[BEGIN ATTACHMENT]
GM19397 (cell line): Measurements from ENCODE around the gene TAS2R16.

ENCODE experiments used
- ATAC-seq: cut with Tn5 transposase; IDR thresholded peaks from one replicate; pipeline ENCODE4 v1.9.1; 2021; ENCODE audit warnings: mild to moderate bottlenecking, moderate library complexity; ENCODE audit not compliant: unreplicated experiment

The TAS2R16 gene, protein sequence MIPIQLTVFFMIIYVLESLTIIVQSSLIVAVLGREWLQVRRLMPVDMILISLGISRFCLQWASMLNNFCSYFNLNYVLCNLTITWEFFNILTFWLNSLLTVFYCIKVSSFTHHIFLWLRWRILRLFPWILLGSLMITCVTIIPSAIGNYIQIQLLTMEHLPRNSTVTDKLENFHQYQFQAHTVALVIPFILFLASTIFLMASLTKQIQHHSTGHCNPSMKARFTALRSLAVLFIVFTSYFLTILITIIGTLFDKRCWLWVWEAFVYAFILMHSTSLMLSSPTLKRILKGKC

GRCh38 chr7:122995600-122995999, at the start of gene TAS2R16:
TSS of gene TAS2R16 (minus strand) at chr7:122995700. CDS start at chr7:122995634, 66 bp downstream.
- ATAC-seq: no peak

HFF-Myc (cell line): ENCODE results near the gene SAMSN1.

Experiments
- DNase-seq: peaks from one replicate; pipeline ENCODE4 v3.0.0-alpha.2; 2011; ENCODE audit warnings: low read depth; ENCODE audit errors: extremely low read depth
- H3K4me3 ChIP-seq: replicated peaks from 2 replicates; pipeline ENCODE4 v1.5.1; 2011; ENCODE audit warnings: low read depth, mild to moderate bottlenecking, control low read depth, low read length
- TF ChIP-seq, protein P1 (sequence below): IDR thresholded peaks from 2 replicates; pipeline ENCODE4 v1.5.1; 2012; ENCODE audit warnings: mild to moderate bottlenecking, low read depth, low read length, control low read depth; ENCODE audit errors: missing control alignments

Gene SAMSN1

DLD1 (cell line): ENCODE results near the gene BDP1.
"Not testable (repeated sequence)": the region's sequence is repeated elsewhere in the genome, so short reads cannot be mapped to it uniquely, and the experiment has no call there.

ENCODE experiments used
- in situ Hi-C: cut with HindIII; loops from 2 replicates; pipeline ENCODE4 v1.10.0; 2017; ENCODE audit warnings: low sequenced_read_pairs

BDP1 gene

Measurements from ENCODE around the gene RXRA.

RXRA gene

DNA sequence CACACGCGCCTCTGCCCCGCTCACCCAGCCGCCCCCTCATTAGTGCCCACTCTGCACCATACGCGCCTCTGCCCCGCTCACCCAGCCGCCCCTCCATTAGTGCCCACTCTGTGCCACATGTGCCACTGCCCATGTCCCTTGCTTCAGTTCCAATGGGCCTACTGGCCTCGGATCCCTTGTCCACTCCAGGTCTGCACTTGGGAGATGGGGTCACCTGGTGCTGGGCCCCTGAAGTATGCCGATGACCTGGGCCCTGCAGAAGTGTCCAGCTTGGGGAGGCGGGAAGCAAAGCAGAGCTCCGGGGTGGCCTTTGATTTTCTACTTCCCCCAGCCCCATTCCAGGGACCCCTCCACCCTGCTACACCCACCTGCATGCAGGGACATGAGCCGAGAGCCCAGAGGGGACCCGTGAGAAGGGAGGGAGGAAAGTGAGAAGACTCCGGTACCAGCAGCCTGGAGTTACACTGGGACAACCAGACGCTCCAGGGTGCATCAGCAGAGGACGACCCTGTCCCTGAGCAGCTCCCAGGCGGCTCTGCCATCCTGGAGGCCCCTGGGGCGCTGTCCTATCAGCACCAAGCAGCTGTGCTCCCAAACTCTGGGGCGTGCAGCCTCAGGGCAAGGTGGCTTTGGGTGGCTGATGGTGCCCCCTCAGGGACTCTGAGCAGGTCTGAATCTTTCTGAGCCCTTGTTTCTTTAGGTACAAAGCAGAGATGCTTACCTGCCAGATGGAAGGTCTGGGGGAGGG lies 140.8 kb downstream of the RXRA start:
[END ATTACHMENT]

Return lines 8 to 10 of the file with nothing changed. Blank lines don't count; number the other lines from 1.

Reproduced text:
HFF-Myc (cell line): ENCODE results near the gene SAMSN1.

Experiments
- DNase-seq: peaks from one replicate; pipeline ENCODE4 v3.0.0-alpha.2; 2011; ENCODE audit warnings: low read depth; ENCODE audit errors: extremely low read depth